Roland Tóth, former head of the Government Office's EU funding section, faces reporters May 4, the day Deputy PM Hamžík was fired.
"It hadn't appeared [until Hamžík's May 4 dismissal] that the government was ready to make such a change [18 months before the next parliamentary elections]" said Grigorij Mesežnikov, the president of the Bratislava think tank Institute for Public Affairs.
"Apparently, the consequences of leaving Hamžík in his post would have been graver for the government than the effect dismissing him will have on relations within the [five-party ruling] coalition. But it doesn't appear as if the coalition is willing to undertake a wider cabinet shake-up."
The 'consequences' Mesežnikov referred to were implicit in a decision on April 6 by the European Commission, a ruling body of the European Union (EU), to halt funding and tenders for new EU-financed projects in Slovakia. The Commission had taken the decision because of concern that a Government Office employee in charge of development project funding from the EU had misused some of the 330 million euro in EU money sent to Slovakia since 1998.
The employee, Roland Tóth, had been fired by Hamžík March 14 after details of possible fraud had been submitted to Hamžik and the police by Tóth's ex-wife Zuzana Tóthová. The European Commission said that pending the results of a full investigation, it might request the return of any money proven to have been misspent.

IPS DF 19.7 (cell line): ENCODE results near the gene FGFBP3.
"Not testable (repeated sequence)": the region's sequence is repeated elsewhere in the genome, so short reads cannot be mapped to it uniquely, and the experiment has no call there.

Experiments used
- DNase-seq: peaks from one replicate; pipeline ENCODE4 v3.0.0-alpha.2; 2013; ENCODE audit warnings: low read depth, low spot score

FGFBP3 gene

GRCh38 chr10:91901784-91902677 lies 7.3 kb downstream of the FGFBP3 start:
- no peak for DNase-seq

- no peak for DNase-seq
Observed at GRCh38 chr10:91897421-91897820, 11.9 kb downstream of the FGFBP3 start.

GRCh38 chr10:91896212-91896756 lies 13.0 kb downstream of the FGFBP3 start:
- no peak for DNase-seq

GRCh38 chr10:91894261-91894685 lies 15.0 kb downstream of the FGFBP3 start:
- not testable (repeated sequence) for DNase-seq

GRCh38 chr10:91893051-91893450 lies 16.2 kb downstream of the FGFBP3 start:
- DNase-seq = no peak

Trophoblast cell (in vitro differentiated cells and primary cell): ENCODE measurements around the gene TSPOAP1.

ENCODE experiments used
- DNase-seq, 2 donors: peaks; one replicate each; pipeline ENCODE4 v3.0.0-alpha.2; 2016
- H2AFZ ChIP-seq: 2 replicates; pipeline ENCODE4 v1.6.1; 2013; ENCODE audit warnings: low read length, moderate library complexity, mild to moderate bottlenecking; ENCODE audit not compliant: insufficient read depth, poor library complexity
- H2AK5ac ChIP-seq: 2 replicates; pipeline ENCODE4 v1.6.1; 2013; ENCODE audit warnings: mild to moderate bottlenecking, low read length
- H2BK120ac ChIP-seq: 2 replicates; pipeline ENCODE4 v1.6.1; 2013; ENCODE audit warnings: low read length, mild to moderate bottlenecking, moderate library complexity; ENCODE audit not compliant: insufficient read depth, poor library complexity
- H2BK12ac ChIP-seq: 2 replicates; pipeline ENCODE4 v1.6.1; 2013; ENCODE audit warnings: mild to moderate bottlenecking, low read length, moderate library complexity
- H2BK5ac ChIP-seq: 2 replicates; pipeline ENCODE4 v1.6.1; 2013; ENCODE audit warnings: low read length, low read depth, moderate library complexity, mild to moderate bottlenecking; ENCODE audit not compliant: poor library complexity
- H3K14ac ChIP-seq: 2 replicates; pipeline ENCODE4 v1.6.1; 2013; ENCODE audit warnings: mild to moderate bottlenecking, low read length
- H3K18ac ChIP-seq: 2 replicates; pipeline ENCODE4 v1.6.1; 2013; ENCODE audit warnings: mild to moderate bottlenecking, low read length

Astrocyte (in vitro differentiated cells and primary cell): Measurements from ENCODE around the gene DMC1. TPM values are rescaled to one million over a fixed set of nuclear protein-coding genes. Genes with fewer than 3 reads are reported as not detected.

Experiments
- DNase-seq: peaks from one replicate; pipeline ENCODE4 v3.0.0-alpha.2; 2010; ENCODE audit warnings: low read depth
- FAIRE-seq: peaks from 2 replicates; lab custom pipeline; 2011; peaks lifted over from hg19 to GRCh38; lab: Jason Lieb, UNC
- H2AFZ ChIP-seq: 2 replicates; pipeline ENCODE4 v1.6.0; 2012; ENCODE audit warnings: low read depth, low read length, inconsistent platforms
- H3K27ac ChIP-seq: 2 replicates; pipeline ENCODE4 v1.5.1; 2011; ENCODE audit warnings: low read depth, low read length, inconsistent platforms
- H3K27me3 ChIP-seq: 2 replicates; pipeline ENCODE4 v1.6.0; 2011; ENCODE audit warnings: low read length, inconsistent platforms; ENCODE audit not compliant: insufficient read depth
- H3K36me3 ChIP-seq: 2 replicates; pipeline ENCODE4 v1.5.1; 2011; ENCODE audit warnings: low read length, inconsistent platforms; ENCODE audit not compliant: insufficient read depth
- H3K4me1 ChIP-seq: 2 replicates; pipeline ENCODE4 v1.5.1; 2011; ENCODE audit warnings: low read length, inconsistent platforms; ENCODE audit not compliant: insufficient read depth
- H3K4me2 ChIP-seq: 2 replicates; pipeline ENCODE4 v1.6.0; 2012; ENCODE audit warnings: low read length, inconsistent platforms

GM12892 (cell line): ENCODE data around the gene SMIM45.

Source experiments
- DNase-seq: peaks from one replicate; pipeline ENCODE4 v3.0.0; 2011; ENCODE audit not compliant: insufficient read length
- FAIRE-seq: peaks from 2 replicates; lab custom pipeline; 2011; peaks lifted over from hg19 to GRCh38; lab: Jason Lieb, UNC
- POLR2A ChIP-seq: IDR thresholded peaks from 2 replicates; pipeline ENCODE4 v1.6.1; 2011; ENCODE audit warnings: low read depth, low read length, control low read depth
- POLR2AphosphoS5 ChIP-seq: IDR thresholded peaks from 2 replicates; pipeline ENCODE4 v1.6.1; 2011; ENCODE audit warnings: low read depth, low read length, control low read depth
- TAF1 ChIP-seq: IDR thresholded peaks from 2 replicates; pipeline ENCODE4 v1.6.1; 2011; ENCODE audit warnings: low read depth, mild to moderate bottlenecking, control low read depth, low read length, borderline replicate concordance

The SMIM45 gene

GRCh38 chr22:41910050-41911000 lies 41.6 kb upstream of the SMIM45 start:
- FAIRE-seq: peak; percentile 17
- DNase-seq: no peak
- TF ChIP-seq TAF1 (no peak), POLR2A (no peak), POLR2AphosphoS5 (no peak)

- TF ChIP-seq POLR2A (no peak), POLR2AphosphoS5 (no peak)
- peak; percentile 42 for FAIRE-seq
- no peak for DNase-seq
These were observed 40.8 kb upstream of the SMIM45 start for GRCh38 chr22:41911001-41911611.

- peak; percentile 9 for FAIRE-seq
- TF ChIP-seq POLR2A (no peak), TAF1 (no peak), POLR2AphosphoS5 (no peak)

In explaining his decision to fire Hamžík, Prime Minister Dzurinda said May 3 that "I have come to the conclusion that Pavol Hamžík cannot remain in his job. Since our entry into NATO and the EU is important to me, as well as the success of our battle against corruption, I had no other choice in the matter."
Besides worries about how the scandal might affect Slovakia's relations with the EU, which it hopes to join in 2004, Dzurinda also faulted Hamžík with failing to inform the government of the Commission's decision, and of having taken an extended Easter holiday when the crisis was reaching its peak.
Spinning out of control
The Prime Minister's decision was initially supported by four out of five ruling coalition parties, with the exception of Hamžík's Party of Civic Understanding, of which he is chairman.
But it was challenged by Hamžík himself, who said on a TV talk show May 7 that "I reject any connection of my name with corruption," and added that "if the Prime Minister is going to continue to mislead the public with vague insinuations of corruption, after evaluating the facts I'll weigh whether or not to lay charges against him."
Hamžík added in an interview May 9 with The Slovak Spectator that he suspected the whole affair had been "invented" by Dzurinda's Slovak Democratic and Christian Union (SDKÚ) party in order to deflect public attention from a police investigation of one of its own, Transport Minister Jozef Macejko.